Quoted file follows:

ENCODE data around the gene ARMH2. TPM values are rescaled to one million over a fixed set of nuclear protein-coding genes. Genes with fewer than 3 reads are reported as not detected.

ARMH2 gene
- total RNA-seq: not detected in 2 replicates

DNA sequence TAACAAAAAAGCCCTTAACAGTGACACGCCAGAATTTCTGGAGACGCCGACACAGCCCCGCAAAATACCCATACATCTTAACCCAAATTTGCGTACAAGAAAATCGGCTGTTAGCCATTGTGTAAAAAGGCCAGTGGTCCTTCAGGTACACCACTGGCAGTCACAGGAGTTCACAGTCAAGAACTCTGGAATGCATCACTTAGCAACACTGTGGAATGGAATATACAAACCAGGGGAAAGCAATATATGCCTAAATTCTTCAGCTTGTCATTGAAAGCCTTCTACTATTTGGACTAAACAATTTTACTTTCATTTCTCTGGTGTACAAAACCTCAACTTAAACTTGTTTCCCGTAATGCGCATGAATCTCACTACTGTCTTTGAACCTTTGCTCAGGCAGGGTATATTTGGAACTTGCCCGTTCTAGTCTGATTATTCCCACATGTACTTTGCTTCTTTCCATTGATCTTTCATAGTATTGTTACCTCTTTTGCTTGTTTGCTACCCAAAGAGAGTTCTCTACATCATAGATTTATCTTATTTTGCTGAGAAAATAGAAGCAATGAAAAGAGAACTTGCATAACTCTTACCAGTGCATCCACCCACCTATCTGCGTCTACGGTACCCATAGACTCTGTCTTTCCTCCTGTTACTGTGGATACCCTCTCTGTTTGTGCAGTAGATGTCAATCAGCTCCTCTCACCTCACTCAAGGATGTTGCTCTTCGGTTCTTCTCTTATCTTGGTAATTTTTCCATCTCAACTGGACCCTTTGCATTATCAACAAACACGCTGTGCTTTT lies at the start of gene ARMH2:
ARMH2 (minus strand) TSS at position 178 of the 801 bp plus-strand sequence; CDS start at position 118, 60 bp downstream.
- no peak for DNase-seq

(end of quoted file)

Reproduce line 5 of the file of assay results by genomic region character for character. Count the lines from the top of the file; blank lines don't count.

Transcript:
ARMH2 (minus strand) TSS at position 178 of the 801 bp plus-strand sequence; CDS start at position 118, 60 bp downstream.